Moments after stabbing far-right presidential candidate Jair Bolsonaro in the abdomen, Adelio Bispo de Oliveira, 40, was arrested by the police. He confessed to the crime and was transferred to a federal prison in Campo Grande, in the center-west state of Mato Grosso do Sul. Then, he was indicted for a “personal assault driven by political non-conformity” under Brazil’s National Security Law, for which he could receive up to 10 years in prison (the sentence could double if it results in “severe body lesions” – which was the case).
The National Security Law was passed in 1983, in the waning moments of the military dictatorship. The law revolves around crimes against the “political and social order,” giving the Federal Police the jurisdiction to investigate such crimes. It is a revamped version of a law created in 1935, under President Getulio Vargas, and amended over the years by authoritarian regimes.
Yet it still stands, long after the country became a democracy again in 1985. The new version, however, acts against crimes that threaten the country’s national sovereignty, its democratic institutions, and the heads of all branches of government.
While at first glance it might seem like something a state of exception would use to punish political detractors, being indicted under the National Security Law doesn’t mean that Mr. Bolsonaro’s attacker will receive harsher punishment. As a matter of fact, attempted murder incurs a penalty of between 12 and 30 years in jail.
What the Feds did in this case was to use the law to federalize the investigation. Otherwise, the local precinct of Juiz de Fora, a medium-sized city in the state of Minas Gerais, would be responsible for the case.
NGOs against the National Security Law
Since the 1990s, NGOs and social movements have fought for the National Security Law to be revoked, as it has been used to target indigenous and landless groups that invade rural properties, and some political demonstrations.
In 2000, the Landless Workers’ Movement, among the largest social movements in Latin America, carried out a series of occupations of public buildings. In May of that year, nine militants were arrested and indicted under the National Security Law. Six years later, 116 militants of another landless group were indicted after having occupied and damaged the Congress building.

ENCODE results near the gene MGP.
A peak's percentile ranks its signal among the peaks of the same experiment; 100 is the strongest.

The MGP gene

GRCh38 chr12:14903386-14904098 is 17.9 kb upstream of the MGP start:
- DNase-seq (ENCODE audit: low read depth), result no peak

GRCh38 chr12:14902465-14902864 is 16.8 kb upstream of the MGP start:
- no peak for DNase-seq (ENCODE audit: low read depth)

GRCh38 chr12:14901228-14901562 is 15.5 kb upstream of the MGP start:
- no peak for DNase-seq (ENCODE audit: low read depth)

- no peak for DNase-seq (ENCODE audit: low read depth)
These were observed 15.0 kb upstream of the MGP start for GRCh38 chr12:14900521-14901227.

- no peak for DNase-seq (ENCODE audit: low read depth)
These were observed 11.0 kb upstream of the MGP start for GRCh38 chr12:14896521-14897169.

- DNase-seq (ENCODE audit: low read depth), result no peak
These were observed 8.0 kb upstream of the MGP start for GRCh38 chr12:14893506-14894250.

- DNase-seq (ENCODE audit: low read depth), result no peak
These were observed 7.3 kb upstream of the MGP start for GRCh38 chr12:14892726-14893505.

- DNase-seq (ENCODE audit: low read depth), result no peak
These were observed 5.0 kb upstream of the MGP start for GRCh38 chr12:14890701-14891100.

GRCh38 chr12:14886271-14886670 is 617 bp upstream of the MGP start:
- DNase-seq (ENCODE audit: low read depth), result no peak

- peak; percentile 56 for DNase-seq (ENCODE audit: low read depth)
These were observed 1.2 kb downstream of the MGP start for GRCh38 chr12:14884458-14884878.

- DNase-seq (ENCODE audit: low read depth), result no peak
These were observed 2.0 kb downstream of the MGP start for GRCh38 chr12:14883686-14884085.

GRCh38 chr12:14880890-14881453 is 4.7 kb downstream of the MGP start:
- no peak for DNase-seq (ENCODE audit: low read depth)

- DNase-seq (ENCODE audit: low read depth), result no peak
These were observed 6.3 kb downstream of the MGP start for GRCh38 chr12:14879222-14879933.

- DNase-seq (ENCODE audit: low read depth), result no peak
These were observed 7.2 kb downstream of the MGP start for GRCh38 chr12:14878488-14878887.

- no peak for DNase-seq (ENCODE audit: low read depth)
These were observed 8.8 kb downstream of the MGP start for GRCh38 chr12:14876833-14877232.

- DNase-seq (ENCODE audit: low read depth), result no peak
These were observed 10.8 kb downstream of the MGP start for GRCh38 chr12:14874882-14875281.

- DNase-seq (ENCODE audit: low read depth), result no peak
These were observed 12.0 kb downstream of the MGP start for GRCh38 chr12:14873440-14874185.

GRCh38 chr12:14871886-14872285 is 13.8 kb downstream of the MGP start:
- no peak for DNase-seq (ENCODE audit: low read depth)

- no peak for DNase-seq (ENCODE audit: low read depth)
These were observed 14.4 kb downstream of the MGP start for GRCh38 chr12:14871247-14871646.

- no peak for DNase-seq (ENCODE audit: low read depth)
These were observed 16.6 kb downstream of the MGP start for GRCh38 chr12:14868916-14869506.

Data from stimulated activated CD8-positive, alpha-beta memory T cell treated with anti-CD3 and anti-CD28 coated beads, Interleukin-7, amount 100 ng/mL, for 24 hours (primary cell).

For the best part of the past two decades, several bills to repeal the law have been presented in the lower house – but have yet to be voted on.
In March 2016, prior to the Rio Olympics, then President Dilma Rousseff signed the Anti-terrorism Law, which defines terrorism as acts of “arson, depredation, destruction, explosion and pillage against public or private property, as well as means of transportation.” It establishes even harsher penalties than the National Security Law.
The law, a heritage from authoritarian times, has never been a consensus in Brazil, even among scholars. The Brazilian Bar Association says it “limits individual rights” and weakens the democratic order. In 2016, Supreme Court Justice Luís Roberto Barroso said during the trial of a man who was arrested carrying two grenades (which can only be used by the Army):
“It is about time that we get past the National Security Law, an instrument which dates back to 1983, during the Cold War. It carries a set of principles that are not compatible with the Brazilian democratic order. For years now, the Democratic Defense Bill has been in Congress waiting to replace the current legislation, which can no longer be enforced in today’s times. It comes from an era where political opponents were treated as enemies.”